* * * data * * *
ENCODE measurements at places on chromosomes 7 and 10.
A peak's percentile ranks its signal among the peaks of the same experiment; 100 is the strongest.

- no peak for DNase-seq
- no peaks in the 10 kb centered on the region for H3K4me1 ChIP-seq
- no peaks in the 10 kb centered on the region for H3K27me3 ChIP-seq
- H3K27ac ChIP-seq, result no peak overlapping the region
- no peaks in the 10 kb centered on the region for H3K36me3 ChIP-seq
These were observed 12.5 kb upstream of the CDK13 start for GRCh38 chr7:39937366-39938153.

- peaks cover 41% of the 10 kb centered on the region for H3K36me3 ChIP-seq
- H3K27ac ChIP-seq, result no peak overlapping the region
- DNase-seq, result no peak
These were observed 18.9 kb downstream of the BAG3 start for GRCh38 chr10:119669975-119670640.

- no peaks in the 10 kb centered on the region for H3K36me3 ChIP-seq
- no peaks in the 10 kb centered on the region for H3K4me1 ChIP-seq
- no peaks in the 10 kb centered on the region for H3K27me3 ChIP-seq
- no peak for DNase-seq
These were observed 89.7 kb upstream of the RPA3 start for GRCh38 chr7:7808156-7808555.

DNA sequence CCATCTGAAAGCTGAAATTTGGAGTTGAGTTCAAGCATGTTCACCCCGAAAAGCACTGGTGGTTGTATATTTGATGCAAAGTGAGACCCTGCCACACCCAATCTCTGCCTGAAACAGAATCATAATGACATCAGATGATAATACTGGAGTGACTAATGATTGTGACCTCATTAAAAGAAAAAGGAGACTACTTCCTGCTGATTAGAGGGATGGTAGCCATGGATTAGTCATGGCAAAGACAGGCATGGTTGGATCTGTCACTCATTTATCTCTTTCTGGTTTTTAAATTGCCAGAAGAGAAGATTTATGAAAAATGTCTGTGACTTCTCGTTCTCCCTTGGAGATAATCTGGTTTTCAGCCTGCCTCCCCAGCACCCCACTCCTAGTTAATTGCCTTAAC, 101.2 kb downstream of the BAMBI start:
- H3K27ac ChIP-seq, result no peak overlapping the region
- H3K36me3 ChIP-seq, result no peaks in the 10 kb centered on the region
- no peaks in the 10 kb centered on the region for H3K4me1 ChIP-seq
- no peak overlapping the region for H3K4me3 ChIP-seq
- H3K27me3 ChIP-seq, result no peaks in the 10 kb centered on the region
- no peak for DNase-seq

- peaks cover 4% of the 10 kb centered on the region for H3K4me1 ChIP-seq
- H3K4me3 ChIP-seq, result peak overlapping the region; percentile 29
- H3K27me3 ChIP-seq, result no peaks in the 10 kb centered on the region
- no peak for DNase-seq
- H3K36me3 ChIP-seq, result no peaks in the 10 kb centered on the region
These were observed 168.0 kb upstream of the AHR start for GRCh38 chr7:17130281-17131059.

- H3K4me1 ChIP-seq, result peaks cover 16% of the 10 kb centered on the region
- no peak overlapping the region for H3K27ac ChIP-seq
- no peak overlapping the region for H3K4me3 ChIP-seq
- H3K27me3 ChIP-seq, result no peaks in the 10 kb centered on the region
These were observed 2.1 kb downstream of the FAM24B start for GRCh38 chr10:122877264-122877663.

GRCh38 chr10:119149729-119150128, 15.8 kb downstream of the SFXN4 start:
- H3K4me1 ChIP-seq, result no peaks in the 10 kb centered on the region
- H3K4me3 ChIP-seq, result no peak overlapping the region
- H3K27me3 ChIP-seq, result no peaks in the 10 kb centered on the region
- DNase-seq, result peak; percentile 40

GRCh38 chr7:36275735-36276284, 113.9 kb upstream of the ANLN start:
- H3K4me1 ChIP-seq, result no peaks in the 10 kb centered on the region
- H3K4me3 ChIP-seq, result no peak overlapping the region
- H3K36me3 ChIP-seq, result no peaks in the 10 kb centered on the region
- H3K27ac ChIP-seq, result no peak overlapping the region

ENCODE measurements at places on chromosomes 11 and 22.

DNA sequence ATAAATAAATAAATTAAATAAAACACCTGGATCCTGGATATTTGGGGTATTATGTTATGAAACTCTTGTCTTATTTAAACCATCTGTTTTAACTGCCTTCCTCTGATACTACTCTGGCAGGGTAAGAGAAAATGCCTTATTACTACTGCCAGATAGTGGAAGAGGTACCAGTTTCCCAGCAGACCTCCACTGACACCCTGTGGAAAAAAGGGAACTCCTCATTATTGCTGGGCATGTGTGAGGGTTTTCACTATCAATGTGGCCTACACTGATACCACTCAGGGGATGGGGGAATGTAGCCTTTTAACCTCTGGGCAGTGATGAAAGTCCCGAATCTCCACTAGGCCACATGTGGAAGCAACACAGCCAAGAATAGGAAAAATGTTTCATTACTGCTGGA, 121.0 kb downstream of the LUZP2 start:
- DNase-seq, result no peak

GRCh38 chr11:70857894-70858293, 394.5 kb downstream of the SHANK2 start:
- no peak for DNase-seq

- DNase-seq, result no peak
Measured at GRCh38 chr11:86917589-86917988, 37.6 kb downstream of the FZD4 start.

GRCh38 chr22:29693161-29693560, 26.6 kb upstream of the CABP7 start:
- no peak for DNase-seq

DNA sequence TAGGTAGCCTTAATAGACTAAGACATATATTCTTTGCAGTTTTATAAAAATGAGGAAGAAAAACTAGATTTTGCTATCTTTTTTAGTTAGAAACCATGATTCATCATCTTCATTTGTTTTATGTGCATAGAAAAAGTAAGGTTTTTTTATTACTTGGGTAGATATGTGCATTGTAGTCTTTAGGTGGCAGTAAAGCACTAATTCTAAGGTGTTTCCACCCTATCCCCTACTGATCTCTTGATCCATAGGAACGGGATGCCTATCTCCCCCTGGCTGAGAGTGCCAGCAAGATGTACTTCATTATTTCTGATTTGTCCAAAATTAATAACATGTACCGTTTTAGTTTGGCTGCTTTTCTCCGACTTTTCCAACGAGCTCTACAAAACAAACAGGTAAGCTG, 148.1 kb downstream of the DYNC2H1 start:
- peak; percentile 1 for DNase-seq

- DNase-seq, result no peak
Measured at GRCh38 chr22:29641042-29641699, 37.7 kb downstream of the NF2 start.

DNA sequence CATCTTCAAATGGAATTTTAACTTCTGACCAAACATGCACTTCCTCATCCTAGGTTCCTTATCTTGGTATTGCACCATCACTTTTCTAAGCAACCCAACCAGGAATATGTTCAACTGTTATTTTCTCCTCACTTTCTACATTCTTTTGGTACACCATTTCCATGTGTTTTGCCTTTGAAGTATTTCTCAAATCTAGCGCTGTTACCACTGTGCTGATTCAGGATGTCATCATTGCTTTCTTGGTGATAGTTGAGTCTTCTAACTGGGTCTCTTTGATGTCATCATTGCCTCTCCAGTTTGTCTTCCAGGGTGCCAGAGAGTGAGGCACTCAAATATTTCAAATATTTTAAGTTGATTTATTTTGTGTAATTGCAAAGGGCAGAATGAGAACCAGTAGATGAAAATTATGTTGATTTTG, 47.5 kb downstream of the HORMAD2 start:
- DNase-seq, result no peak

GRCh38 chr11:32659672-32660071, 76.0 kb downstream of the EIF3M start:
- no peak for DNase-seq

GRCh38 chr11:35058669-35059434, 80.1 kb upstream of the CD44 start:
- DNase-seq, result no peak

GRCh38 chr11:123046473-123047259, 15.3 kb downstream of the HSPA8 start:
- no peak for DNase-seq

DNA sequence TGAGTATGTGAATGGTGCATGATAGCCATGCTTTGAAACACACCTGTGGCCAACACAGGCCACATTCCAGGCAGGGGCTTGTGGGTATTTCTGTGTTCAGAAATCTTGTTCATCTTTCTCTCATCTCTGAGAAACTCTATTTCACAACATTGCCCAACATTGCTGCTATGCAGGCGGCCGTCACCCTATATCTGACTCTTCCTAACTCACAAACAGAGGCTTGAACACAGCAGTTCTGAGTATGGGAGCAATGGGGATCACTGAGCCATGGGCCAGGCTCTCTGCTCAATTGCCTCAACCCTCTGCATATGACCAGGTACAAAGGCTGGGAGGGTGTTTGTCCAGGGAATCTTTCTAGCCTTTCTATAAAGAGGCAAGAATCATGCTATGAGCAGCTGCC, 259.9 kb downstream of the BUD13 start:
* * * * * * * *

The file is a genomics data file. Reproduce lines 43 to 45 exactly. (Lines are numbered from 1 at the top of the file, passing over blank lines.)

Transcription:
- H3K4me3 ChIP-seq, result no peak overlapping the region
- H3K36me3 ChIP-seq, result no peaks in the 10 kb centered on the region
- H3K27ac ChIP-seq, result no peak overlapping the region